The iConsole is a proprietary wireless device that communicates directly with the iDrive during surgical procedures to output specific auditory and visual reference information via its speaker and liquid crystal display. Outputs provide surgeons with important information regarding calibration, firing, and instrument and reload type, allowing surgeons to make real-time, critical decisions that may ultimately lead to an improved patient outcome.
The iDrive and iConsole combination represents a dynamic technology solution which is designed to enable the incorporation of important functional enhancements. PMI intends to aggressively pursue and implement a variety of key enhancements, which ultimately could lead to offering surgeons the world's first wireless computer mediated platform with unprecedented capabilities such as wireless video processing, Internet access, a patient record interface and controlled tissue compression software.
Power Medical Interventions has recently been acquired by Covidien Surgical as an important part of a future “powered” business strategy. These innovative products and business strategies are evidence of Covidien’s drive towards discovering and delivering advanced medical technology. To develop and launch these products, we work in diverse clinical and technological areas, embracing ideas and collaboration from around the world.
Endo Stitch(TM) Automated Suturing Device by COVIDIEN Surgical
Covidien Endo Stitch Cuts Operating Time and Costs
In Study, Covidien Endo Stitch Cuts Operating Time and Costs December 23, 2011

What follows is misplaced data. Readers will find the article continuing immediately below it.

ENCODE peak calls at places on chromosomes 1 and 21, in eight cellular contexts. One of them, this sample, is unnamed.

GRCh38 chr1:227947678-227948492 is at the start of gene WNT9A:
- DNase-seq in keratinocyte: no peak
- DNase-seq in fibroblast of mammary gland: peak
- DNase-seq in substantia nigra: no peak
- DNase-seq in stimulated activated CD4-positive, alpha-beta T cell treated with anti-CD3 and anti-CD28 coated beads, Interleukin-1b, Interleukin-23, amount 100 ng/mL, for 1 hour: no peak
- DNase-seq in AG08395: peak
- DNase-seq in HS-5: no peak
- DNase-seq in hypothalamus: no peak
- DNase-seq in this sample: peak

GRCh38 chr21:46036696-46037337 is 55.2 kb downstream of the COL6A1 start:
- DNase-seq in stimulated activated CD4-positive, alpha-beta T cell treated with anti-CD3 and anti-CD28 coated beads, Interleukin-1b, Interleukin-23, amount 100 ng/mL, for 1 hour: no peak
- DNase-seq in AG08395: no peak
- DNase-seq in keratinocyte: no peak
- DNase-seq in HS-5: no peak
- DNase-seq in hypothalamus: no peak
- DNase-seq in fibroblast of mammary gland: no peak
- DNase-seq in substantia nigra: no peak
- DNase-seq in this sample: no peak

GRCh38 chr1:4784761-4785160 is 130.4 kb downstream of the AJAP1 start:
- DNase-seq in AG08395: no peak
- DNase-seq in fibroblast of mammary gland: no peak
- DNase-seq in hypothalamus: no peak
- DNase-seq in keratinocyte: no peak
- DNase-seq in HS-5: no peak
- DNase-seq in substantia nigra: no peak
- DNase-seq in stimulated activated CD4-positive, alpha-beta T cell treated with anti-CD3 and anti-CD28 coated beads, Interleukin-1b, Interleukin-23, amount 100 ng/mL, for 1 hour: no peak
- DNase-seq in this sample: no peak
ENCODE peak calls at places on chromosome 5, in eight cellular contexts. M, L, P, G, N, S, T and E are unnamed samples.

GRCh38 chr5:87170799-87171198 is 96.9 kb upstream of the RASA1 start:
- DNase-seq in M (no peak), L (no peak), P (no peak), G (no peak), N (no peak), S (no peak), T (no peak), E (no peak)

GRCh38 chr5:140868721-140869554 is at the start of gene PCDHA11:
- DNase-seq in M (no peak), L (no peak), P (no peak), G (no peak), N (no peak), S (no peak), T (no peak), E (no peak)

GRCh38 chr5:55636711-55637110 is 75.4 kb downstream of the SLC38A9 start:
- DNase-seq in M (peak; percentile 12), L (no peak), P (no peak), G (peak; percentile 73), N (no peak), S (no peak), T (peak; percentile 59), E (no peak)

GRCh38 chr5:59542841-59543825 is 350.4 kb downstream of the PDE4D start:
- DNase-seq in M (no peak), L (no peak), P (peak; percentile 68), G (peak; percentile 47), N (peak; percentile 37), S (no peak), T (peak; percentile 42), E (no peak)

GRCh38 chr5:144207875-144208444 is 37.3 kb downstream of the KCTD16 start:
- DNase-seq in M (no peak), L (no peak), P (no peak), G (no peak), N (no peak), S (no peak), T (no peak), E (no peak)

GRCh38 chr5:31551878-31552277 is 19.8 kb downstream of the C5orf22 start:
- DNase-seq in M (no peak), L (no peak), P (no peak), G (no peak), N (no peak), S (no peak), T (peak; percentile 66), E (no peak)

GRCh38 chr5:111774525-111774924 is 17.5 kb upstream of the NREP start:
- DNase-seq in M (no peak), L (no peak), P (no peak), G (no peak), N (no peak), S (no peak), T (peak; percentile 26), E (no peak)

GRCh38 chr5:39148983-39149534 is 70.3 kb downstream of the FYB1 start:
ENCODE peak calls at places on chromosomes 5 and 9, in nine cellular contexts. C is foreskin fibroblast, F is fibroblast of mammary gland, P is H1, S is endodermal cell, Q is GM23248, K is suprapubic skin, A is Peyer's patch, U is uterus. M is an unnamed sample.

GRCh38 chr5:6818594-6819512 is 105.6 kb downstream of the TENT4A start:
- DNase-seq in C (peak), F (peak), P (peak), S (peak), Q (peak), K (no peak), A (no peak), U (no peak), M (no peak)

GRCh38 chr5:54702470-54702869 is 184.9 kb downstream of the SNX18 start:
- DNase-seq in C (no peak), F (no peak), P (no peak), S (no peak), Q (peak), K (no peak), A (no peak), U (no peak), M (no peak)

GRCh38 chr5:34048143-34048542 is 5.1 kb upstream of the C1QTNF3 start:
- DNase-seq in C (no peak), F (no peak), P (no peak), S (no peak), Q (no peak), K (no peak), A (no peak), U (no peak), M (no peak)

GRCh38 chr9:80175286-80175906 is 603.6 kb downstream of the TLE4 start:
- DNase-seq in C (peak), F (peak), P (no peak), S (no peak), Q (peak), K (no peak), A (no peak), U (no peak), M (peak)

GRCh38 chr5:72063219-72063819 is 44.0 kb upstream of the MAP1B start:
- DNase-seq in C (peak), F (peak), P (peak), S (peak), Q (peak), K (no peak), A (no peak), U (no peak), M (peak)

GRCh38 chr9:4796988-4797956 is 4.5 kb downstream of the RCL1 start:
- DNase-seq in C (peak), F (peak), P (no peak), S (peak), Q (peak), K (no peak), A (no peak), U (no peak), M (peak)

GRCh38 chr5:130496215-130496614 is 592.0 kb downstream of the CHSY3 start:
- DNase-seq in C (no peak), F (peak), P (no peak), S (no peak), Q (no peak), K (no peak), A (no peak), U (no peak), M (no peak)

In a recent study, the Endo Stitch automated suturing device from Covidien was shown to lower mean hospital costs and operating room (OR) time during total laparoscopic hysterectomies treating benign conditions. In the study, the device reduced overall hospitalization costs by approximately $1800 and cut OR time by roughly 40 minutes, on average, when compared to those same procedures performed with robotic assistance.
To get some perspective on the automated suturing device for laparoscopic surgery, Medgadget spoke with Stuart Hart, MD, FACOG, FACS, co-director of the University of South Florida Center for the Advancement of Minimally Invasive Pelvic Surgery, who has used the device for years and helped present the study results at the American Association of Gynecologic Laparoscopists 40th Global Congress of Minimally Invasive Gynecology in late November 2011.....read more
Covidien is a $10 billion global healthcare products leader dedicated to innovation and long-term growth. Covidien creates innovative medical solutions for better patient outcomes and delivers value through clinical leadership and excellence.....read more
ARTEMIS-A telemanipulator for Cardiac Surgery.
ARTEMIS test facility; in the forefront the surgical work place with two master units for the right and left hand, in the background distance the two slave units and the endoscope guiding system installed at a phantom test configuration. One basic requirement was that the surgeon wants to have direct vision contact with the patient and the anesthesia area.